• Holy places and cultural journey: Varanasi, Pushkar, Haridwar/Rishikesh, Laddakh monasteries, Sarnath, Bodhgaya, Kushinagar, Amritsar.
  • Heritage and Architecture: Agra (Taj Mahal), Jeselmer (Rajhastan), Mumbai, Khajuraho, Ajanta, Elloa, Hampi, Pondicherry.
  • Spiritual Retreats and Ayurveda: Ashrams are found throughout the country. The best Ayurveda Institutes are in the South (Kerala/Tamil Nadu)
  • Relaxation and Beach: Goa, the backwaters of Kerala, Hampi, the Andaman Islands

For your first trip, more “relax” destinations can be privileged: Kerala, Ladakh… Or the classical tour: Delhi, Taj Mahal and Rajasthan

View of the Ganges from one of the Hindu temples in Rishikesh


How long?

India is a very special country and it can take some time to get used to it. Moreover, the country is huge and ground transportation particularly slow. So the more time you have, the best. I would consider 3 months as a minimum if you really want to get into its culture and spirituality. But fortunate the one who can afford several months traveling! So if you’re facing a tight schedule, my advice is: avoid trying to see it all and stick to a region. Traveling fast in India can be really stressful: bureaucracy is everywhere and everything is complicated. Keep some time margin!


How to get around?

It depends on the budget and time available. I recommend avoiding bus trips as much as possible as they’re pretty uncomfortable, exhausting and more expensive than the train. Flying is obviously the fastest/most comfortable way, but also the most expensive. There are flights connections between the main cities of the country (some airlines: Indigo, Air India, Jetstar, etc.).

Whatever transport you choose, you should try at least once the ultimate travel experience in India: the train. Having one of the world’s most extensive networks and unbeatable prices, the train is the preferred mean of transport of Indian people. You’ll meet great people while enjoying beautiful landscapes.

There are several categories (hereafter from the best to the worst): 1st AC (2 bunk beds per compartment with food included, bed sheets and air conditioning), 2nd AC (2-level bunk beds in a 4-bed compartment that can be reclined. With air conditioning and bed sheets included), 3rd AC (3-level bunk beds, in a 6-bed compartment, that can be reclined. With air conditioning and bed sheets included), Sleeper class (3-level bunk beds with neither separated compartment nor air conditioning) and 2nd Class Unreserved (a wooden bench seat without reserved seat).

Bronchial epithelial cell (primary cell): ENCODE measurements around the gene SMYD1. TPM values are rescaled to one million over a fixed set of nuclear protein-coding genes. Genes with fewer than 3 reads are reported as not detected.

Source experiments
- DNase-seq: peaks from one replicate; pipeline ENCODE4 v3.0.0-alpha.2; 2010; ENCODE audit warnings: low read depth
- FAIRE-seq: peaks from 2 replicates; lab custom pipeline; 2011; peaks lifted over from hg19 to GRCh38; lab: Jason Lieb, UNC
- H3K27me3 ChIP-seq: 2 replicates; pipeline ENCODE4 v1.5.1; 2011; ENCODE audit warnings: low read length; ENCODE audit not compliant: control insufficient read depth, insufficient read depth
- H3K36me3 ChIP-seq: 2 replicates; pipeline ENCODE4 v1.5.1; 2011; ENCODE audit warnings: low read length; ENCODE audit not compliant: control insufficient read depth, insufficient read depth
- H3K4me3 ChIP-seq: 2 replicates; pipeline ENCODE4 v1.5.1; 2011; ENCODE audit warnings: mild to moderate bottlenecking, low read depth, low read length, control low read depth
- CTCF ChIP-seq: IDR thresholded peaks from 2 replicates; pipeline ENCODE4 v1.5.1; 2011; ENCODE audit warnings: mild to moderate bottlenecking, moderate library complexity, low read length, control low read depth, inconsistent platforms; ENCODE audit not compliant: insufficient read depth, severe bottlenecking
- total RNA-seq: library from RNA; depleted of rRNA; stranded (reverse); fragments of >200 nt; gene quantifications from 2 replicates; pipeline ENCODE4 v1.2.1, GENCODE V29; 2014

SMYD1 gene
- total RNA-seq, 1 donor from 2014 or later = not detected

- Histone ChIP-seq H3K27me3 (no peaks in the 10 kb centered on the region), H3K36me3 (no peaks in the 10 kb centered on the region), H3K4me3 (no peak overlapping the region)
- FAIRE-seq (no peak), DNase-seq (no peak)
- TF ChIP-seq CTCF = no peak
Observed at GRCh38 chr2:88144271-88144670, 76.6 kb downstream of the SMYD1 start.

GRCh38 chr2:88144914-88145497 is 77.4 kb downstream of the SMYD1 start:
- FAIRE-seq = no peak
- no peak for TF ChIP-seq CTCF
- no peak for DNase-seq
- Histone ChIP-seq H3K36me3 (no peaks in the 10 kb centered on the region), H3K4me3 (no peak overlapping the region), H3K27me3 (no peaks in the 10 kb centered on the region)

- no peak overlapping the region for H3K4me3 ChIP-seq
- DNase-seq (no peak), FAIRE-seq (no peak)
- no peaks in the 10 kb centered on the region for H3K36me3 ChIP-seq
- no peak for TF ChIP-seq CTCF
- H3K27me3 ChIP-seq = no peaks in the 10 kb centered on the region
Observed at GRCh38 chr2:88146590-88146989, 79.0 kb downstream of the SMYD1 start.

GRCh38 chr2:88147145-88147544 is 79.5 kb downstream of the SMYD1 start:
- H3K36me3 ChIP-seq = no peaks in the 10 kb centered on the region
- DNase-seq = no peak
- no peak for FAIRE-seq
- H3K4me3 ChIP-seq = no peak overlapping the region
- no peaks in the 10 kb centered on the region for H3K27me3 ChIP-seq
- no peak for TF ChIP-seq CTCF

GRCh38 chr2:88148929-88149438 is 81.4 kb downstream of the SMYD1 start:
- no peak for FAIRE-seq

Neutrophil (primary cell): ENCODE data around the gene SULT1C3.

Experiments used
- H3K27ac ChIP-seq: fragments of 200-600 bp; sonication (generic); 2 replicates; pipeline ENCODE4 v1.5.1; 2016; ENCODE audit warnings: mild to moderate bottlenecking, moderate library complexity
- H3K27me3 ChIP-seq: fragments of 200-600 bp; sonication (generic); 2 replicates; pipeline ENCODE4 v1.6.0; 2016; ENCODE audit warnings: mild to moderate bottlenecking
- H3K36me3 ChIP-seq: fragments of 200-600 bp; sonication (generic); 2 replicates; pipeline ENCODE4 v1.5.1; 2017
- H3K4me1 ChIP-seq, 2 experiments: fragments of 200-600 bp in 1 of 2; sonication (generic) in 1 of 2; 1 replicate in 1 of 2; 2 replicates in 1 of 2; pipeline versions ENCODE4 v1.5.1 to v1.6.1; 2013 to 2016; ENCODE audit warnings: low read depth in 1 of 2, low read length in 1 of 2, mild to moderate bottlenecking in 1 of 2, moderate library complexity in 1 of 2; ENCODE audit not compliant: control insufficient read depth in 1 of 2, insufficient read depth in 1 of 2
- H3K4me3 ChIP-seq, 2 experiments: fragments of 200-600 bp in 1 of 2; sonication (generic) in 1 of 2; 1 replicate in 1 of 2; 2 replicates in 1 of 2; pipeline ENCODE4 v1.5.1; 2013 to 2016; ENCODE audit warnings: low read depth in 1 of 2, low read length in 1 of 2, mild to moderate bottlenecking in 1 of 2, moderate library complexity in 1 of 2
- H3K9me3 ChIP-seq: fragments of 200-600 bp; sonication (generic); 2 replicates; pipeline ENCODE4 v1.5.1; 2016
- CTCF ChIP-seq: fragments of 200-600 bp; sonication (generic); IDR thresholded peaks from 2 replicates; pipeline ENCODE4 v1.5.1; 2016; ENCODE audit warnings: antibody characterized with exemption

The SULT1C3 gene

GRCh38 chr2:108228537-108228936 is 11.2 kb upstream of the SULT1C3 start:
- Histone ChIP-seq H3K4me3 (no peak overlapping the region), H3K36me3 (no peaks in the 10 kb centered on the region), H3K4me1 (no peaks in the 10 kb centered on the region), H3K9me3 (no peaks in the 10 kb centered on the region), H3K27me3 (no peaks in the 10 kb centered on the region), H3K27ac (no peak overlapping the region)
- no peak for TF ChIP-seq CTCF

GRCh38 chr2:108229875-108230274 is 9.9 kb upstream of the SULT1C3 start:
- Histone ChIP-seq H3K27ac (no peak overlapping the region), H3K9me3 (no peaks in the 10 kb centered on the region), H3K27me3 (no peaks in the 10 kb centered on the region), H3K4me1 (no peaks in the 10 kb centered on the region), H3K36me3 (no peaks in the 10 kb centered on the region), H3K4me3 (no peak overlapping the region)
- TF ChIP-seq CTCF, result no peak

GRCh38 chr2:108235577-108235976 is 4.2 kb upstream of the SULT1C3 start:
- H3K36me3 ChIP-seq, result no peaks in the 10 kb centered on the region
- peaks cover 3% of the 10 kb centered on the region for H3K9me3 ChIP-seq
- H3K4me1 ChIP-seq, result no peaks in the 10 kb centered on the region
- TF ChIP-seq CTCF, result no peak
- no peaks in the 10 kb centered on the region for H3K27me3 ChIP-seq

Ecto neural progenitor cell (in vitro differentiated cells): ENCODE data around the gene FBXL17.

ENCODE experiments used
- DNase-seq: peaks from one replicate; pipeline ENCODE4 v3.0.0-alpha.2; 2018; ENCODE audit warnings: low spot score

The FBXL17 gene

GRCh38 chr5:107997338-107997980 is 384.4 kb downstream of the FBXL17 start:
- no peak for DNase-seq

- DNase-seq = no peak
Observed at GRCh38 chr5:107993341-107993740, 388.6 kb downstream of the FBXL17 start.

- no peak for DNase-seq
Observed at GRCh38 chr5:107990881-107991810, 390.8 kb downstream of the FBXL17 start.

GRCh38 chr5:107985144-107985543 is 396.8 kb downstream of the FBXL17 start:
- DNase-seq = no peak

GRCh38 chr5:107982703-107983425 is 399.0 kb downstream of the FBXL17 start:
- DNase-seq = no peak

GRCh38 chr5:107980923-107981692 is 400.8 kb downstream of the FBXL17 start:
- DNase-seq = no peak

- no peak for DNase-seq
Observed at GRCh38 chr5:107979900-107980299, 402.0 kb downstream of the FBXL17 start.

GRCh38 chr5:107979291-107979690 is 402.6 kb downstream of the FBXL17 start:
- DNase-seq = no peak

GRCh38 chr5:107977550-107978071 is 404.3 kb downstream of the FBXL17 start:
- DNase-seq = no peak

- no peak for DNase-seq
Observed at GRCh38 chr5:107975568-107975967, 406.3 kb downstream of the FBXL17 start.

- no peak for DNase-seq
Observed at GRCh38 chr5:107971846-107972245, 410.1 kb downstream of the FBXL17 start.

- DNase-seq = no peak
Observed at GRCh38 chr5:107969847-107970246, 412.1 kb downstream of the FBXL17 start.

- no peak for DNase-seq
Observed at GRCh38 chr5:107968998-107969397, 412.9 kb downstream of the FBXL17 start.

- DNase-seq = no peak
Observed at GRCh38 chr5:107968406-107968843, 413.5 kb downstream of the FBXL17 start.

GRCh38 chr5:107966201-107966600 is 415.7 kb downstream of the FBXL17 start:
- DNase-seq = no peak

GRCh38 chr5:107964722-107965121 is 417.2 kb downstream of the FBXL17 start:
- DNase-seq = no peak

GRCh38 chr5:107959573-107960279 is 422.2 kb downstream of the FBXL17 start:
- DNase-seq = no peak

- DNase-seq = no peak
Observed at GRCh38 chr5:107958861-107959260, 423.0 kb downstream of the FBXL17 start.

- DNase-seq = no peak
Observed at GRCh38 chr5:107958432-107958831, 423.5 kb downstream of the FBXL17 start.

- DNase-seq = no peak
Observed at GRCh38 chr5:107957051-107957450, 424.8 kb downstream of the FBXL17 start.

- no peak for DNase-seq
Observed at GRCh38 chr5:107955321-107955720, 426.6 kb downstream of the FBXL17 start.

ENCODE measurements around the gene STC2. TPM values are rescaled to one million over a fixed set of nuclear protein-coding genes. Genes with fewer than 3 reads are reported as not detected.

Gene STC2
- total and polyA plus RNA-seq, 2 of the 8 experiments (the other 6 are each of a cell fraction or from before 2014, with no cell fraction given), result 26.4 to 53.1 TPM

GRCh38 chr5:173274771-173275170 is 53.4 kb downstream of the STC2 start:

The price difference goes from single to double between each category. If it’s worth giving a try to the second class unreserved for a popular trip, I would not recommend it for an overnight trip. I traveled using sleeper and 3AC class, and even if 3AC is quieter and more comfortable, the Sleeper class was my favorite one (I like popular ways of traveling).

Golden advise: try to always get the upper berth bed, as the lower and middle ones will be reclined in a seated position around 6 am (whether you are on it or not).

Reservations: The Indian reservation system can be very confusing. I remember my first attempt: no seat available for the forthcoming 4 months! Dubious agencies then offered their “services” (but charging double price). Later I discovered the “Tatkal” which allows you to get your seat the day before departure paying a 10% extra. But it was still necessary to get to the station at 9 am the day before departure (and even if the “tourist” queue is quieter, it’s still a painful job to get through it).

Fortunately, mobile data has arrived and made life easier: today it is possible to book online. Please note that in order to book online, you’ll need an Indian telephone number. It’s completely worth it as it makes it much easier!

For online Reservations:

Finally, for transport within the cities: the rickshaw (tuk-tuk) is the reference. But be ready for a harsh bargaining. Expect to pay about 20 rupees for the first kilometer and 8 to 10 rupees per additional km.

Waiting anxiously for the train…


What about accommodation?